Wednesday

20th Feb 2019

Poland vows solution to judicial crisis

  • Poland's prime minister and the European commission's vice president spoke of a constructive dialogue. (Photo: Kancelaria Premiera)

Polish prime minister Beata Szydlo has said that she has found ways to end the country’s judicial crisis, in a move that has stopped the European Commission from publishing a critical report rule of law in the country.

"We agreed that Poland must solve the dispute on its own," she said at a press conference after meeting with a the commission's vice-president, Frans Timmermans, in Warsaw on Tuesday (24 May).

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The Polish government’s attempt to reform the constitutional tribunal and appoint loyalist judges had earlier this year prompted the EU executive to launch a unique EU investigation into the rule of law in a member state.

Last week, the commission said it was ready to publish a report into the affair on Monday if Poland didn’t solve the problems.

The statement provoked public outrage in Warsaw, but also stimulated discussion behind closed doors.

In the end, Timmermans postponed his report and went to Warsaw to meet the Polish leaders instead.

He hailed the prime minister’s will to hold a dialogue with the EU and said he would do anything to find a way to end the conflict.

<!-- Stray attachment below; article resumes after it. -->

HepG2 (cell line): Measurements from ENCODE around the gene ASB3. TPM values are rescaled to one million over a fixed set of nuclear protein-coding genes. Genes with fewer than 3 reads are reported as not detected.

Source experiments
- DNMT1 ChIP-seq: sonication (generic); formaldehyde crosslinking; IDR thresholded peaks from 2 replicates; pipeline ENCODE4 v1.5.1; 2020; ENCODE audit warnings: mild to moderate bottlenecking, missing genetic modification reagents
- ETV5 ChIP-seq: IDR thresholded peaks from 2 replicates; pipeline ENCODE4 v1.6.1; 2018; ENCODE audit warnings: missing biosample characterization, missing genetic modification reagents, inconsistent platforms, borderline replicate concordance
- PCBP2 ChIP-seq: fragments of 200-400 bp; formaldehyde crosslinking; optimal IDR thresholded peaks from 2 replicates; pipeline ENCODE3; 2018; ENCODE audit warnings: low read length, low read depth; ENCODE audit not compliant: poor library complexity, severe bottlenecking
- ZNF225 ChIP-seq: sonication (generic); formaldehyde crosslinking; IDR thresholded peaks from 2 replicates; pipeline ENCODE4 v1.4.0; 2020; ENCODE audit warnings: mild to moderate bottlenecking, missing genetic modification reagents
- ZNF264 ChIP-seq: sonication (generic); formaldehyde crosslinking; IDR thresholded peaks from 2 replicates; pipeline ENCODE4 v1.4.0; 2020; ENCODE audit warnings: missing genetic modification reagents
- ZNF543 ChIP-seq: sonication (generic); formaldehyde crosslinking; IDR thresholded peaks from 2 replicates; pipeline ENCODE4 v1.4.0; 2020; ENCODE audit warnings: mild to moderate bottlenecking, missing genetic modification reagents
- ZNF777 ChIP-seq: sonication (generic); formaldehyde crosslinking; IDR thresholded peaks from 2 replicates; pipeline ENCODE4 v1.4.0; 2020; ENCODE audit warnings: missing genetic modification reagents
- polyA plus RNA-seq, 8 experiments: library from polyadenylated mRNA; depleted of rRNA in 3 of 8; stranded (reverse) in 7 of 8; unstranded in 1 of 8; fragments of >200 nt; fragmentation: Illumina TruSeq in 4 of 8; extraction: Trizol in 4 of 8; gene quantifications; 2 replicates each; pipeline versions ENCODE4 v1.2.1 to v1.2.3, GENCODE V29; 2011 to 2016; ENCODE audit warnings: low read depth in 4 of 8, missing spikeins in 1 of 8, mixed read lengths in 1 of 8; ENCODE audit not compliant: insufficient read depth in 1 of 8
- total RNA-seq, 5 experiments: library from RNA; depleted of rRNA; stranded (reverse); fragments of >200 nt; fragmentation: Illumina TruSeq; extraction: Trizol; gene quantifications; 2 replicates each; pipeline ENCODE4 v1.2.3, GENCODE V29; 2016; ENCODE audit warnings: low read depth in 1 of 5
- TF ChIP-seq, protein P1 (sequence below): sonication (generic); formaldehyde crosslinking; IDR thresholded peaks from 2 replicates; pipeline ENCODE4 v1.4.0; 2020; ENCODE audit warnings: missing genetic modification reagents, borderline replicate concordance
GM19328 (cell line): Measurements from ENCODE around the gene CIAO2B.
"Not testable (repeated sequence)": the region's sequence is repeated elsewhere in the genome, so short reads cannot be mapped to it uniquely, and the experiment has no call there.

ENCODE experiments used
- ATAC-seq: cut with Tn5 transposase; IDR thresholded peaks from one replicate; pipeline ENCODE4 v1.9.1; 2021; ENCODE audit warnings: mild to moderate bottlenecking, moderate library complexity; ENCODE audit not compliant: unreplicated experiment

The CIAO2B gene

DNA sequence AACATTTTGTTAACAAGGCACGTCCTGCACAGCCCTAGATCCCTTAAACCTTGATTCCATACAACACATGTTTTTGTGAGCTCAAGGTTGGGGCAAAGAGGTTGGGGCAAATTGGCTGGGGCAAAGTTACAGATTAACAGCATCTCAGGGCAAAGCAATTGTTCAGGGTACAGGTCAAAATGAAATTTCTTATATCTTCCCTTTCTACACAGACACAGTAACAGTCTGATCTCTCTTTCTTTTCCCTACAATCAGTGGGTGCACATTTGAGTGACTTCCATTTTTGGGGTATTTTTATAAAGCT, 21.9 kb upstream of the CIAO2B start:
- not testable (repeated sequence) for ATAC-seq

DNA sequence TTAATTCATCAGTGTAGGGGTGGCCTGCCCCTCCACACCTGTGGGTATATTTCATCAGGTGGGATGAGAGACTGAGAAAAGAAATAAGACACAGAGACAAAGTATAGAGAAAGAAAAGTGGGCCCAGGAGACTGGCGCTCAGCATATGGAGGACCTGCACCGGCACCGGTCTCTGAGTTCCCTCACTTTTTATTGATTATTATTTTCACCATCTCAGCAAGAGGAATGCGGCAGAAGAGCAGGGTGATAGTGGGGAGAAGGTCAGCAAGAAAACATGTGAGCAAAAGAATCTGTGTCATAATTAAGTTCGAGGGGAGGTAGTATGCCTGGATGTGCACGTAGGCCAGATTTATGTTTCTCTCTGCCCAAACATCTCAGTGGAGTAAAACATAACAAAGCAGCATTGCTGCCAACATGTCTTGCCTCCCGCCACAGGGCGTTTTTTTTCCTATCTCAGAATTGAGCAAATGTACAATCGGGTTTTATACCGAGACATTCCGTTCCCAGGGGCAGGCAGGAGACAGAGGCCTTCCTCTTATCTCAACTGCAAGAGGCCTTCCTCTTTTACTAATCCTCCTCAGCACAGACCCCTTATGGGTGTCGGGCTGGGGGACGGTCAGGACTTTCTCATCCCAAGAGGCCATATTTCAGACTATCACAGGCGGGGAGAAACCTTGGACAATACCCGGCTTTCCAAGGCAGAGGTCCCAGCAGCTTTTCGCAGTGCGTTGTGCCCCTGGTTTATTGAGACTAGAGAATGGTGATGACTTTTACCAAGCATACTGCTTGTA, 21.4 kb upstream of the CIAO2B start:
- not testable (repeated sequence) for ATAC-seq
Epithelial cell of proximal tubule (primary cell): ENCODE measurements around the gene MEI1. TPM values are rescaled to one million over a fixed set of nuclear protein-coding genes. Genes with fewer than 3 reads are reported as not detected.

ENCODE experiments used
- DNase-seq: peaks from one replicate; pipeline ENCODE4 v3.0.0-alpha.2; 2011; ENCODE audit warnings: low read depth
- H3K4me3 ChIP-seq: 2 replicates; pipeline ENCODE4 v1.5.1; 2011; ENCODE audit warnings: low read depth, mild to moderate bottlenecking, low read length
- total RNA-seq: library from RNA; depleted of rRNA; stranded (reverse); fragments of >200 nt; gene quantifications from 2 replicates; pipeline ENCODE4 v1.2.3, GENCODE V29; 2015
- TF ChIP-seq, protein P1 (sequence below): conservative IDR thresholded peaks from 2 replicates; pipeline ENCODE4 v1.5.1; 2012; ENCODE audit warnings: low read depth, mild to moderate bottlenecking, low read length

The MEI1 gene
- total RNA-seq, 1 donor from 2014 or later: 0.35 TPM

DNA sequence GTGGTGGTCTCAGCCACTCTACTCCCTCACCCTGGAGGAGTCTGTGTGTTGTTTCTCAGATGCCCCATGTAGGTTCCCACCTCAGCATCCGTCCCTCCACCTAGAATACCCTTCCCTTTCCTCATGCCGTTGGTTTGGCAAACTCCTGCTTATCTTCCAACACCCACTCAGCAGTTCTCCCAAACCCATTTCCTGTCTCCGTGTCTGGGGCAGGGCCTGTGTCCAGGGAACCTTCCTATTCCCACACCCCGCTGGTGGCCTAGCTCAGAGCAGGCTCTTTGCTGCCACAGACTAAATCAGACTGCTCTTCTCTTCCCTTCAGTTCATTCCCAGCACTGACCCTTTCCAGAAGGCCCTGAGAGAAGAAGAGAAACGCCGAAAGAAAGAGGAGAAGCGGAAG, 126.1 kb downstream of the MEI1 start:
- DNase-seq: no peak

”I agree with you, prime minister, that this is an internal Polish problem that can only be solved at the Polish level,” he said at Tuesday’s press conference.

”But it’s the EU's interest to find a solution, because fully functioning member states are necessary for the proper functioning of the union, and that includes a functioning rule of law,” he said.

The commission would support ”all sides” in the conflict, he announced.

The prime minister said there was broad willingness in the Polish parliament - where Szydlo’s party holds the majority of seats - to endorse the solutions she proposed.

Neither of them went into detail on the nature of these solutions, however.

The press conference lasted just seven minutes and journalists were not allowed to ask questions.

Timmermans will report back to his colleagues during their weekly meeting on Wednesday (25 May). But it’s not sure whether the college will, the same day, also adopt his report on Poland.

A commission spokesperson said earlier on Tuesday that would be unlikely to happen in the absence of president Jean-Claude Juncker, who is travelling to Japan for a summit of G7 leaders.

The report, which may be updated with the Polish government’s promises, could be adopted next Wednesday (1 June) or not at all.

The commission is meant to guarantee respect for fundamental values in the EU.

But its scrutiny of Poland - the first of its kind - raised criticism from ruling Law and Justice, which recently passed a parliamentary resolution to underline that Poland is a sovereign country.

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